good sense


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Synonyms for good sense

References in classic literature ?
He would even risk his cakes and would deliberately desire the most fatal rubbish, the most uneconomical absurdity, simply to introduce into all this positive good sense his fatal fantastic element.
I am so persuaded that your own good sense and right feeling, miss, will-- will keep you as square as possible--that I can have nothing but pleasure, I am sure, in hearing any observations you may wish to offer.
Guppy, "that you express yourself, miss, with that good sense and right feeling for which I gave you credit.
He has also a great reputation for good sense," continued her father, avoiding the face of his child.
For fashion is not good sense absolute, but relative; not good sense private, but good sense entertaining company.
My dear Emma, your own good sense could not endure such a puppy when it came to the point.
Bounderby would have seen you grow up under his eyes, to very little purpose, if he could so far forget what is due to your good sense, not to say to his, as to address you from any such ground.
In what has now befallen us," answered Sancho, "I'd have been well pleased to have that good sense and that valour your worship speaks of, but I swear on the faith of a poor man I am more fit for plasters than for arguments.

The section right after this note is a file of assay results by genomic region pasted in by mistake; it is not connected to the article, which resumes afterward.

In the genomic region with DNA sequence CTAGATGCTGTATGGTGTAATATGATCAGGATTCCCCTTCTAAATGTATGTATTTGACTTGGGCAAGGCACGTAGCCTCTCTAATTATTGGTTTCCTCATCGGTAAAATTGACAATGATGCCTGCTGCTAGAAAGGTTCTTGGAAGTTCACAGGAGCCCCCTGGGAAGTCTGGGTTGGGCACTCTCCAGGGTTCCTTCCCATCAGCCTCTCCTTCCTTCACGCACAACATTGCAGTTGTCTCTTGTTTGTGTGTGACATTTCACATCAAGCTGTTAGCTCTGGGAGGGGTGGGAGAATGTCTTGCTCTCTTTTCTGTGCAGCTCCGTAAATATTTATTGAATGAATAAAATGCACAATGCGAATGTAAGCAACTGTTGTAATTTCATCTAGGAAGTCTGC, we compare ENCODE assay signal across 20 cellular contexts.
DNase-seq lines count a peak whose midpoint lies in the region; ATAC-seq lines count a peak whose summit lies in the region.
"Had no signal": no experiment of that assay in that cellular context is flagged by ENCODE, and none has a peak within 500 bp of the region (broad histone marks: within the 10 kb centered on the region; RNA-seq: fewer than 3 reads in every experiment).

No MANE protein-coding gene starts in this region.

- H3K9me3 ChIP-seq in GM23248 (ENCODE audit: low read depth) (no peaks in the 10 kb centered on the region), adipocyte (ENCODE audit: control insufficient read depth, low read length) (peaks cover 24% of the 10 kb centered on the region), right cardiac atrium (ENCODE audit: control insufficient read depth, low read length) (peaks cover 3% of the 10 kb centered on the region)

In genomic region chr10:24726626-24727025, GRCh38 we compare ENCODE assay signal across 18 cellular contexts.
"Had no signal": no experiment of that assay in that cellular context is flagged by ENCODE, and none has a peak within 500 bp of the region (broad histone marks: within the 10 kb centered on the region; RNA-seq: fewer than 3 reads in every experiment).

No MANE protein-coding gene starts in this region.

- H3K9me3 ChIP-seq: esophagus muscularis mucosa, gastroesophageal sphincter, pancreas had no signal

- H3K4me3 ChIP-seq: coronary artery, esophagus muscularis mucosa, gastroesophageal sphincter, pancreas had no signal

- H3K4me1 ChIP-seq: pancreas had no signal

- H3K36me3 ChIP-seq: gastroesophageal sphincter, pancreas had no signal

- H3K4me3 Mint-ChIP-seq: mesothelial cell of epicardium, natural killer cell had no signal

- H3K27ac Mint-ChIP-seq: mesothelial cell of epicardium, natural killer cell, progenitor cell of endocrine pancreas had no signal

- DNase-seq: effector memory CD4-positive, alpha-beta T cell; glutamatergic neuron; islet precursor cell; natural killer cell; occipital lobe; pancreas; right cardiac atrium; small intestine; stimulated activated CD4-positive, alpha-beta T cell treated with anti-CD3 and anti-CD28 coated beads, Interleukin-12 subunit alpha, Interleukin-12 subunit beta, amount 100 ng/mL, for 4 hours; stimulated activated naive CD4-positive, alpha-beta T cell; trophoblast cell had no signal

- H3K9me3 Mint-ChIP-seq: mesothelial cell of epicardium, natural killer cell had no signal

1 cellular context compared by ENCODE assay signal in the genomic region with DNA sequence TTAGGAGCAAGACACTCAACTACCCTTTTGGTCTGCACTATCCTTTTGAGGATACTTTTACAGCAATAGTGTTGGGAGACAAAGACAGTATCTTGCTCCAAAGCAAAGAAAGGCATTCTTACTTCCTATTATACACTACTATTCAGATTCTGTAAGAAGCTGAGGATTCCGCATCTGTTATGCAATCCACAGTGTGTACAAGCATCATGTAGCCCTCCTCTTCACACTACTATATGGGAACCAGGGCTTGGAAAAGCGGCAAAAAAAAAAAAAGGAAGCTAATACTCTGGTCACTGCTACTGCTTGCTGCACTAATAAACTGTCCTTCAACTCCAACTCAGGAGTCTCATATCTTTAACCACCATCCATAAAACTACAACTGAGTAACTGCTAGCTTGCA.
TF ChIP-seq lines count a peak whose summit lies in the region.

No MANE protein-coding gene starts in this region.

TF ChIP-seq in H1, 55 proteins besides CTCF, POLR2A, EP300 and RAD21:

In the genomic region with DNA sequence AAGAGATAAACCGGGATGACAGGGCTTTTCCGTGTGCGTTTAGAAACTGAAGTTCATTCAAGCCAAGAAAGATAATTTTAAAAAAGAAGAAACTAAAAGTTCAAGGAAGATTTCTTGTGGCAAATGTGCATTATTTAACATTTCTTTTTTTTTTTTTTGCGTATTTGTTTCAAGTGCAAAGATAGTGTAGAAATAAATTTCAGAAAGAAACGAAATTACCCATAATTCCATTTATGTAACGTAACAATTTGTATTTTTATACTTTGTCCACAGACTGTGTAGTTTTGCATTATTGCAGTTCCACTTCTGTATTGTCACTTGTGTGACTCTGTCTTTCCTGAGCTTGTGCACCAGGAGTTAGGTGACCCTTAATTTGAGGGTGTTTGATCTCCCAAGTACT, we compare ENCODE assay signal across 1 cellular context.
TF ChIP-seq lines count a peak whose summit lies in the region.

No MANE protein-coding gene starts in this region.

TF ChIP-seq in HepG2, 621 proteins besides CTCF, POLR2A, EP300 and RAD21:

It ain't good sense, it ain't good reason, it ain't good Christianity, it ain't common human charity.
The good sense of the community has seconded the efforts of the Legislature; and now, even in the country, the pentagonal construction has superseded every other.
His pleasing manners and good sense were self-evident recommendations; and having never heard evil of him, it was not their way to suppose any evil could be told.
With YOUR good sense, to be so honestly blind to the follies and nonsense of others
The Russian war should have been the most popular war of modern times: it was a war of good sense, for real interests, for the tranquillity and security of all; it was purely pacific and conservative.
But this, to say the truth, is often too dearly purchased; and though it hath charms so inexpressible, that the French, perhaps, among other qualities, mean to express this, when they declare they know not what it is; yet its absence is well compensated by innocence; nor can good sense and a natural gentility ever stand in need of it.
And having, whether he liked or not, taken up for himself the position of an independent man, he carried it off with great tact and good sense, behaving as though he bore no grudge against anyone, did not regard himself as injured in any way, and cared for nothing but to be left alone since he was enjoying himself.
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